However, campaigners say its accuracy remains questionable, besides other issues around lack of consent and lack of understanding about how the data is processed, shared and stored.

Biometrics commissioner Alastair MacGregor, an independent advisor to the British government, has warned that image databases and face recognition could be used to track people's movements by "combining widespread CCTV and access to a huge searchable database of facial images."

"The concept of facial recognition is moving towards a Blade Runner-type future. The question is: did I really give informed and explicit consent to this? Where's the transparency?" Raj Samani, CTO at Intel Security, told Mashable.

"In the case of festivals, it raises a lot of questions around what is done with our data once the event is over," he says.

In order for facial recognition to be of use, the data has to be stored. But it's unclear how the data is stored and protected or for how long it remains and when it's deleted.

It's nearly impossible to find out who the dataset is shared with or cross-referenced against, Christopher Weatherhead, technology officer at Privacy International, told Mashable.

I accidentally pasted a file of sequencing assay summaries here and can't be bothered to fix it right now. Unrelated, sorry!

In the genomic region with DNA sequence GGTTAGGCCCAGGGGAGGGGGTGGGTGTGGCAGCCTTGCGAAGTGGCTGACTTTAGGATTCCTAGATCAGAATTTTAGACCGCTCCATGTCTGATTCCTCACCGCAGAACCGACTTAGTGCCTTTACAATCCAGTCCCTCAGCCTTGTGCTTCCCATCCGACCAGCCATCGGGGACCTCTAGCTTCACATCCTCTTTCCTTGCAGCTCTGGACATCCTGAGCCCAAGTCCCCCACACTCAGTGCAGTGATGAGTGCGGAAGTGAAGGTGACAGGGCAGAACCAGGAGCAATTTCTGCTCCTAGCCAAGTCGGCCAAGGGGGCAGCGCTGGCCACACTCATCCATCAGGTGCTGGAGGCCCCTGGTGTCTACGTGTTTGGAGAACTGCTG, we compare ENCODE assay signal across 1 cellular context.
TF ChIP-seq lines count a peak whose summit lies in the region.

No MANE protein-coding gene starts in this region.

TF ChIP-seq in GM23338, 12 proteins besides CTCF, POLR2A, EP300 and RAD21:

"For example is the imagery being compared to law enforcement databases, medical databases, or social media profiles?" he said.

"Festival-goers should not be treated like suspects just because they wish to enjoy an event."

Privacy risks from apps

Many of the larger British music festivals are non-transferable, ticketed events, requiring a photograph — meaning there's a clear link between the ticket and the reveller purchasing it.

Weatherhead says it means festival organisers "have a large dataset" of unique and personally identifiable information before the attendee even arrives at the event.

The dataset includes contact and account information, payment and billing, information posted online or on a third-party social media site, personal preferences about products and so on.

Then, at the event, credit card transactions, open Wi-Fi access, and mobile apps can all leak private information.

Apps can be susceptible to exploitation because unlike web browsing they offer no guarantees that secure communication is taking place. Browsers are also risky as password and private information can be easily hacked by authorities and criminals from the open Wi-Fi, Weatherhead said.

"The organisers and their various partners are potentially able to access attendees' data footprint, which can be huge and highly revealing," says Weatherhead.